He also shows his lack of knowledge of current football. How a team that played poorly and got just one point in Brazil would be improved by players from teams that didn’t get to Brazil and all have mediocre or poor FIFA rankings is beyond me. This hypothetical (and I hope it remains hypothetical for all time) ‘U’K team would not have been any more of a champion team than England, but that wouldn’t worry the British ruling classes, as long as we English forget our true nationality. As Craig Brown [former Scotland football team manager, for those who don’t follow the game] once said, it’s better to lose under your own flag than to win under somebody else’s.

      • His thinking would leave them able to claim that if it wasn’t for the other countries then England could be world beaters instead of carrying “losers”.A certain recipe for stirring English national pride.

        And yes,they did try to push team GB but it was a halfhearted attempt,by the beeb,which was reflected in the poor crowds and viewing figures here.They knew there was no appetite for it.

  5. The answer is money. Where there is such a wild imbalance in finances as was the case in Scottish football (Rangers and Celtic took pretty much all of what money there was) then competition will be weak, most games will be meaningless and fans will be turned off.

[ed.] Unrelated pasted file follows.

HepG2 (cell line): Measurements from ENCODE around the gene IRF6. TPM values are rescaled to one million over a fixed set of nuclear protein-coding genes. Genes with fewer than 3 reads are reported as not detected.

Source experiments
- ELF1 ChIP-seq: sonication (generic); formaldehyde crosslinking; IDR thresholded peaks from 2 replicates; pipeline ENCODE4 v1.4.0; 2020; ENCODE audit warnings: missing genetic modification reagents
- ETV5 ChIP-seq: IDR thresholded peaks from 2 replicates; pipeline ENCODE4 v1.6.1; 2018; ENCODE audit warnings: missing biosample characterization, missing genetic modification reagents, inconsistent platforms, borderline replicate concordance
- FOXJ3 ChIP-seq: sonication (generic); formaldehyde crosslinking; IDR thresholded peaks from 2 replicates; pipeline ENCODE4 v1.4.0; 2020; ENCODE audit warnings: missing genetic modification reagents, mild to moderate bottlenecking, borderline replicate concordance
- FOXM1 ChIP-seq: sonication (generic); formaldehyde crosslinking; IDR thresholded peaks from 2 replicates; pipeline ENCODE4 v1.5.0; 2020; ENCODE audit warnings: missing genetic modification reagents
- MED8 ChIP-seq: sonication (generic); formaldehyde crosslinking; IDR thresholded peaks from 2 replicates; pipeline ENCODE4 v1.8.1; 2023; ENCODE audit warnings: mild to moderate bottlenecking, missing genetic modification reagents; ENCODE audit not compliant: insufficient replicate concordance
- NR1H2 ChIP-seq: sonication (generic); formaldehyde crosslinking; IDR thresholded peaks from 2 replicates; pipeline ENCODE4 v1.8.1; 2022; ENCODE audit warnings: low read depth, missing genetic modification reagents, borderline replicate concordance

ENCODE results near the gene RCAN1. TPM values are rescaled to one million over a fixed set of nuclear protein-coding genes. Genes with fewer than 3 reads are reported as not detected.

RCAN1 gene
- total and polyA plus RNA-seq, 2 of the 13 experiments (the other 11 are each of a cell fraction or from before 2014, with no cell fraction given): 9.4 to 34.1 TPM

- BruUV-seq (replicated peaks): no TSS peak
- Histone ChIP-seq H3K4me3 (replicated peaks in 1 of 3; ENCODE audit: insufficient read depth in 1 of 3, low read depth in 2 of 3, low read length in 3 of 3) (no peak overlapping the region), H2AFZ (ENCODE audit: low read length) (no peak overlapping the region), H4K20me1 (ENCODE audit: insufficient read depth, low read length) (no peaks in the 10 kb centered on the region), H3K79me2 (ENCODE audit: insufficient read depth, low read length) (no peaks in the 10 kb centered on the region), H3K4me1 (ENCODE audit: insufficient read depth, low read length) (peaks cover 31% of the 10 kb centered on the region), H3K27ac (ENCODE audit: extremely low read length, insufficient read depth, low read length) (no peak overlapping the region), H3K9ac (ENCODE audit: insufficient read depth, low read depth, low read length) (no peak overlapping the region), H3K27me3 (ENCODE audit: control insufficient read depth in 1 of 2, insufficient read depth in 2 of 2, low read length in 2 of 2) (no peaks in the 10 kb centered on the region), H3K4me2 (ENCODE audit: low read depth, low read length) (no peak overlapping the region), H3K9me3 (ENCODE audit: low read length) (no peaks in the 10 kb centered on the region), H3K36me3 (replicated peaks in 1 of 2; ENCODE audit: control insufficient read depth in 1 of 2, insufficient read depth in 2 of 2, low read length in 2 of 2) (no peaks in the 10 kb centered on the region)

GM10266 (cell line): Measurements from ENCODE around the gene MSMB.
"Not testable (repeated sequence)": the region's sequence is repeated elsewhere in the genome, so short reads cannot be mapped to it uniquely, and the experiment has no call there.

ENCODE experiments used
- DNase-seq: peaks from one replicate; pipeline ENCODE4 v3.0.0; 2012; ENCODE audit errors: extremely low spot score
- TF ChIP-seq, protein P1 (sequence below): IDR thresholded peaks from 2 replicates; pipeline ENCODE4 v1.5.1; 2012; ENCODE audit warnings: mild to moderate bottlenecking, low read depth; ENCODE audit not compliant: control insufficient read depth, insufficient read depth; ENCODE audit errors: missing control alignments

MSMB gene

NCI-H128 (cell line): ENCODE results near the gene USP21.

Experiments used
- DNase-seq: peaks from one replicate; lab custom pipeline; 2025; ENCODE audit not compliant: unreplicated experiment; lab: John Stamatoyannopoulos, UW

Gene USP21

There has to be a radical rethink. Money must be channeled to the smaller clubs and away from the larger. One of the killers was when the Old Firm engineered the move to allow clubs to keep their home gate. When there was a 50/50 split, a visit to Ibrox or Parkhead, or to a lesser extent Tynecastle, could make a huge difference to the finances of a club like Dunfermline or Falkirk. Now they have to exist off the crumbs and as most of the TV money was going to the big Glasgow clubs there weren’t many of them.

    How this re engineering is financed is for another day, but happen it must.

  6. I think one of the prpblems for “sport” in Scotland (and this article falls into that elephant trap) is that sport = football.

    I’m reminded of a Herald advert for the post of Chief Sports Reporter whose primary qualification was knowledge of Scottish football. There was no secondary qualification, so you wonder why they needed the plural.